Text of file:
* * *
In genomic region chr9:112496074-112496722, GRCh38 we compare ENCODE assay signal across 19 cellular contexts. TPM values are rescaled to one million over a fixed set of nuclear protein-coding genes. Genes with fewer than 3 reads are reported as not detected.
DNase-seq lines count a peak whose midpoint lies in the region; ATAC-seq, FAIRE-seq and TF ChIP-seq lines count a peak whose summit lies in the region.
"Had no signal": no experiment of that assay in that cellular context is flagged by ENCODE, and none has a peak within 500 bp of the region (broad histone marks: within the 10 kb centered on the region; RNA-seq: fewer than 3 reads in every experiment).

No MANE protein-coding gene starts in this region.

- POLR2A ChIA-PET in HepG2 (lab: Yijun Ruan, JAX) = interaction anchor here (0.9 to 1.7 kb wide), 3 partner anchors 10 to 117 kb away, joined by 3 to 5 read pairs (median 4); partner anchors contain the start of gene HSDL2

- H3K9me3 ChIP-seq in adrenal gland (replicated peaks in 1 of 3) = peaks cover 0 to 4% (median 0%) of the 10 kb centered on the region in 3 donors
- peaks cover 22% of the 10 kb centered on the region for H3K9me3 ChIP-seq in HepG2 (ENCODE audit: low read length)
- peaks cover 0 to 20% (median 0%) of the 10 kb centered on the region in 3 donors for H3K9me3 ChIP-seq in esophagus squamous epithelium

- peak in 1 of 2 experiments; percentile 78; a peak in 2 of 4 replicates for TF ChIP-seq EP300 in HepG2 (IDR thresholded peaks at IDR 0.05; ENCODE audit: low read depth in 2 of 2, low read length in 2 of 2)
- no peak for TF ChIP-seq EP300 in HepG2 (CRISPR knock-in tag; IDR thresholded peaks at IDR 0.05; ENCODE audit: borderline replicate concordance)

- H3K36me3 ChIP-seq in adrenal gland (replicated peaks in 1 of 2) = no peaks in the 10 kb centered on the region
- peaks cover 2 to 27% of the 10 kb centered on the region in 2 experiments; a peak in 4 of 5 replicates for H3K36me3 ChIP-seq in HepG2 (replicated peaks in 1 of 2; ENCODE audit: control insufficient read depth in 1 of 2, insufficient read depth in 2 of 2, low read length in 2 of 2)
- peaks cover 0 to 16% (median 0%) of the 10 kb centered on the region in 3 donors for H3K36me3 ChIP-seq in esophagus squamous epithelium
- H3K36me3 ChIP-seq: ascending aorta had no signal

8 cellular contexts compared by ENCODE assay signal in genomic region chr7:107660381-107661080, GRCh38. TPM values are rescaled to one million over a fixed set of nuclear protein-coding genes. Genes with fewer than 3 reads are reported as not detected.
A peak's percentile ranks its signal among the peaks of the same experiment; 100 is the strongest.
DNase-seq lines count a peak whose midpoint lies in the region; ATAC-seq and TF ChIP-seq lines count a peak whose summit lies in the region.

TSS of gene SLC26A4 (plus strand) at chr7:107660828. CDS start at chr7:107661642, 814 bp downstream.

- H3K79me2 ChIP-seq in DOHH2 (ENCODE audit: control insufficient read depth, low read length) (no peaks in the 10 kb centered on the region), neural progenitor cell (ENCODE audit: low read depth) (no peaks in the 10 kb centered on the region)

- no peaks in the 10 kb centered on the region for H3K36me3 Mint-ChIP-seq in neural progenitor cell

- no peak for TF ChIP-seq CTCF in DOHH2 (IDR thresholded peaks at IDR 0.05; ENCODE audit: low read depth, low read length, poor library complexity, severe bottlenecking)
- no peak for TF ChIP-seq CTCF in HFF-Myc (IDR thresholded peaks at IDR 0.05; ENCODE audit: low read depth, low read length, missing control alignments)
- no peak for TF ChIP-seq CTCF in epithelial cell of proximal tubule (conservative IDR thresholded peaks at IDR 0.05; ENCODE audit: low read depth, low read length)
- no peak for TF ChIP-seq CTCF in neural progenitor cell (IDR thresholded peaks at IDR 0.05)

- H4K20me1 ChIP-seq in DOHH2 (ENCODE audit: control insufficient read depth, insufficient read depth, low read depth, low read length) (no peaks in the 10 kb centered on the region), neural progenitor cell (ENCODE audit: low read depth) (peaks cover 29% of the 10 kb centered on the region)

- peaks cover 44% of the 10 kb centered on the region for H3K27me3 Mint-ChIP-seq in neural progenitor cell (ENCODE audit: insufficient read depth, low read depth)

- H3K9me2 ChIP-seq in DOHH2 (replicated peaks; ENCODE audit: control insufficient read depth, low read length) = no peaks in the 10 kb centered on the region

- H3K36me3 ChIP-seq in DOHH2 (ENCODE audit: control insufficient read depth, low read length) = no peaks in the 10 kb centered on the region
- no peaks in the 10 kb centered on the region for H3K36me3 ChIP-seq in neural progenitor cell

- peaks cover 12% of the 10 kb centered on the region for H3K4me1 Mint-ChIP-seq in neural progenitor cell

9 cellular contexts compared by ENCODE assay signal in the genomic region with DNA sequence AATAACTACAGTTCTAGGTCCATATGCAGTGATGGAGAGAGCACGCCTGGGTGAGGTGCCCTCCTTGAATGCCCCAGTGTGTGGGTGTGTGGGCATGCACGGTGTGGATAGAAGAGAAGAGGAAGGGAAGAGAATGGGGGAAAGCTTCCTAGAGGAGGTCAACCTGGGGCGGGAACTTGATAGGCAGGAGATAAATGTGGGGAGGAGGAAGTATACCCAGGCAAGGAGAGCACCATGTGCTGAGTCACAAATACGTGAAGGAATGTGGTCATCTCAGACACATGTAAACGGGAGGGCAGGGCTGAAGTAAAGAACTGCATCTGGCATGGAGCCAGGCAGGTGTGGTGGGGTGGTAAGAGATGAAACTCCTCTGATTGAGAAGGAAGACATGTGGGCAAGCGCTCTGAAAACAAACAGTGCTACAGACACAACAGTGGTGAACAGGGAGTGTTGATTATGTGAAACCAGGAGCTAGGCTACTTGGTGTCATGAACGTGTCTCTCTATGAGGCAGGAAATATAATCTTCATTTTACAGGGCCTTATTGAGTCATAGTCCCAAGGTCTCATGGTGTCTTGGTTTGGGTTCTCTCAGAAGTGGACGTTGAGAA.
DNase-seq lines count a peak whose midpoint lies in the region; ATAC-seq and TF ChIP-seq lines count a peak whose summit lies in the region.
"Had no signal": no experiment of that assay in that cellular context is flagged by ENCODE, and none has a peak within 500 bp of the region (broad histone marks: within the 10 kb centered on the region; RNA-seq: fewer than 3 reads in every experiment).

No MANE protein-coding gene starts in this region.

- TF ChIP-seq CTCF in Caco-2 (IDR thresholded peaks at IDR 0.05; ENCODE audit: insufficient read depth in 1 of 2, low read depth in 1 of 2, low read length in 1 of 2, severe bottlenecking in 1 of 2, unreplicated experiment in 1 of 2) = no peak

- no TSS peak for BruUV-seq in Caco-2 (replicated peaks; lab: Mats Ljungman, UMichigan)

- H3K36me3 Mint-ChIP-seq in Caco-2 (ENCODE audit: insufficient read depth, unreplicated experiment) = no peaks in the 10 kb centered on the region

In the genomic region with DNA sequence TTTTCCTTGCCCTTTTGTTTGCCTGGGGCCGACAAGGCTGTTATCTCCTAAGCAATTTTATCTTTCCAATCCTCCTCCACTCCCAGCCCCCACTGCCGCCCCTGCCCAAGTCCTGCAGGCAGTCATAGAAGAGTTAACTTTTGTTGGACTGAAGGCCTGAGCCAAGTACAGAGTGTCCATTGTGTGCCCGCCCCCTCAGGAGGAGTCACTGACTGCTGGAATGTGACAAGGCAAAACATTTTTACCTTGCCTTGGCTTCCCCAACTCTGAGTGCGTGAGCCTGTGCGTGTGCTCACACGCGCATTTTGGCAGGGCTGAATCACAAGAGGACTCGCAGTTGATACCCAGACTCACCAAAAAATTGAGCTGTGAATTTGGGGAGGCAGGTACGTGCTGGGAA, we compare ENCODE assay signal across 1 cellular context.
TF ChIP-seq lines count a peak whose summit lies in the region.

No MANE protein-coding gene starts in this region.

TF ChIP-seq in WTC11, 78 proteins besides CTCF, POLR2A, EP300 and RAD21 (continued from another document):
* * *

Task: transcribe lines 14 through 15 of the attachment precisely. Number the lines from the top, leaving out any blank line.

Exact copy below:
- H3K36me3 ChIP-seq: ascending aorta had no signal

8 cellular contexts compared by ENCODE assay signal in genomic region chr7:107660381-107661080, GRCh38. TPM values are rescaled to one million over a fixed set of nuclear protein-coding genes. Genes with fewer than 3 reads are reported as not detected.